Celebration of Unexpected Champions: A Scholar’s journey to Georgetown University
Earl Woods Scholar alum Darryl Robinson’s candid and moving speech at the Tiger Woods Foundation’s 20th anniversary celebration in New York City this past October had the room swelling with emotion. A true personification of dogged determination, Robinson never abandoned his dream of receiving a college education and a better life, even when obstacles seemed insurmountable at times. In today’s post, you’ll hear in Robinson’s own words exactly why we believe he is a true champion of the unexpected.
You don’t belong here. This was the nagging, demoralizing thought that followed me throughout my first two years at Georgetown University. And I easily convinced myself that I did not belong.
My name is Darryl Robinson, and I am a native Washingtonian. I was raised by my grandmother who always pushed me to excel in school. Our modest background taught me the importance of humility and hard work, and during my first week of entering grade school, I knew that I would be the first person in my family to go to college. And with the guidance of teachers, mentors and the staff at the Tiger Woods Learning Lab, I not only beaome the first person in my family to go to college, but I was the first person from my neighborhood to go to college within two generations.
I was proud to go to Georgetown. But when I got there, I honestly felt like I didn’t belong on campus. I started believing that the shine I possessed was dim compared to others. And I was riddled with guilt that I was given the opportunity to study at one of the best schools in the nation. At the same time, I no longer felt like I belonged in the neighborhood I grew up in. I truly felt like I didn’t belong anywhere.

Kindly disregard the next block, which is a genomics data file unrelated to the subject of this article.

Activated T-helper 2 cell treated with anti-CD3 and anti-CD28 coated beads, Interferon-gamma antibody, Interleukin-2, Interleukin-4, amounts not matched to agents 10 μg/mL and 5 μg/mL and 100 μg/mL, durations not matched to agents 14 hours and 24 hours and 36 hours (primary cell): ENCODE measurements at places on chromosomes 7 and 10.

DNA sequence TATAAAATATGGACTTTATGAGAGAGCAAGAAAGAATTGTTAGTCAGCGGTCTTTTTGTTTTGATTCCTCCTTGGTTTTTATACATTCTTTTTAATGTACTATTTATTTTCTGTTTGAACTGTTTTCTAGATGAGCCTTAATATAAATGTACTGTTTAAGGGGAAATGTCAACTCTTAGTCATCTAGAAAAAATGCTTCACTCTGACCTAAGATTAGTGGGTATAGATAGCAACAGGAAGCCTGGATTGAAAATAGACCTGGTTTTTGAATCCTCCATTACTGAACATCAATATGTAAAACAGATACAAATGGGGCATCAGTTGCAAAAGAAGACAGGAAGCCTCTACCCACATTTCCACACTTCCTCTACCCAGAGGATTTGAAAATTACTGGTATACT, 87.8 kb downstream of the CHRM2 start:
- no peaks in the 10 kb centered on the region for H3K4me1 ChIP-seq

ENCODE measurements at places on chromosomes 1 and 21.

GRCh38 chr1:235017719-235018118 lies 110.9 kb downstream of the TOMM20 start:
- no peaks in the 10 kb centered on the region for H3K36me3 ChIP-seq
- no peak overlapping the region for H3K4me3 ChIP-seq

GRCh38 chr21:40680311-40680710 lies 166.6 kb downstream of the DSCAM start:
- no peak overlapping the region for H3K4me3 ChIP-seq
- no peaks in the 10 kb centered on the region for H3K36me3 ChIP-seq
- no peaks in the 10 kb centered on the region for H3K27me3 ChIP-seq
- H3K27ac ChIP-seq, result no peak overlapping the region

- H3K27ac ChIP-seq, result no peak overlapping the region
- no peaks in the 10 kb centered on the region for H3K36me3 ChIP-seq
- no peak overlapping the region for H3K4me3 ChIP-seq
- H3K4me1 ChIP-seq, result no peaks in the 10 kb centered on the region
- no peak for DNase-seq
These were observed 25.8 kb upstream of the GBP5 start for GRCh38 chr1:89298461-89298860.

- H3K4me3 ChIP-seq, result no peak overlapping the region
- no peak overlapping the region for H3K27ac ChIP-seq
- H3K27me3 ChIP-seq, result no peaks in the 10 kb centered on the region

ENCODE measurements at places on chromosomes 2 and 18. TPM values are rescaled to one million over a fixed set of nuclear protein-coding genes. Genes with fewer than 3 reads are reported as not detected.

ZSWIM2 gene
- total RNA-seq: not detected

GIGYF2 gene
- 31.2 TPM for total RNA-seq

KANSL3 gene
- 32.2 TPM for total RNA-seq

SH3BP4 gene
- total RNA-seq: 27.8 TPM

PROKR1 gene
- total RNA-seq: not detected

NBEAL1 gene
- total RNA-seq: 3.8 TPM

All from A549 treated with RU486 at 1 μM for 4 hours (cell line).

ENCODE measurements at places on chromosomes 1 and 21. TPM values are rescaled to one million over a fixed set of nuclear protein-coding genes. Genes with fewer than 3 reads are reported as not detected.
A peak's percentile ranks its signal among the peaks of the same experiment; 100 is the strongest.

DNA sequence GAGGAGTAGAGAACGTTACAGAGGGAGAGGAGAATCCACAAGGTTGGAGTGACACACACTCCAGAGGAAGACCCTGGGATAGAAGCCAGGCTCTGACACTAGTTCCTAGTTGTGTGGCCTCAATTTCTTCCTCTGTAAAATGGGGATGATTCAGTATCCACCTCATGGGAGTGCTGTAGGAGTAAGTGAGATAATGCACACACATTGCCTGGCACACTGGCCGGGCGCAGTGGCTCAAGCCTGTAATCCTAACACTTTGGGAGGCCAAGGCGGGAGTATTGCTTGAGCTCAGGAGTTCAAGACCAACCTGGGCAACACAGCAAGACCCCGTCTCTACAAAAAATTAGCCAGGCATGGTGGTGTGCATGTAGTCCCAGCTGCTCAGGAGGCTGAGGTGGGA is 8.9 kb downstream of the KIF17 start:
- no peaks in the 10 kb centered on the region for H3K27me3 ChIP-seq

It took two years of my pushing through my self-doubt and guilt before I realized that I deserved everything that I had worked so hard for. Within those years there were hardships, but more importantly there were successes. I successfully learned how to overcome failure, and I learned the power of mentorship by being a mentee and a mentor. But most importantly, I took time during those years to learn the importance of community investment.
A constant theme in my personal story is how others, like the Tiger Woods Foundation, took the time to invest in me even when I doubted myself. Their selfless actions motivated me to prioritize giving back to my community. Getting over the hump of feeling unprepared and dealing with the challenges of being a first-generation, low-income student left me with an urge to see others like me succeed.
An important sentence can be found on the Foundation’s website. It is not, “You don’t belong here.” Instead it reads, “We don’t allow our students to exist with the labels or restrictions or stigmas that have been placed upon them. We empower them to exceed any and all expectations.”
I believe that this statement stands true for me and the other past, present and future Scholars of the Foundation.
For me and countless other kids, the Tiger Woods Foundation has been life-changing. And I know this is just the start of all they plan to accomplish.
Champions of the unexpected for 20 years.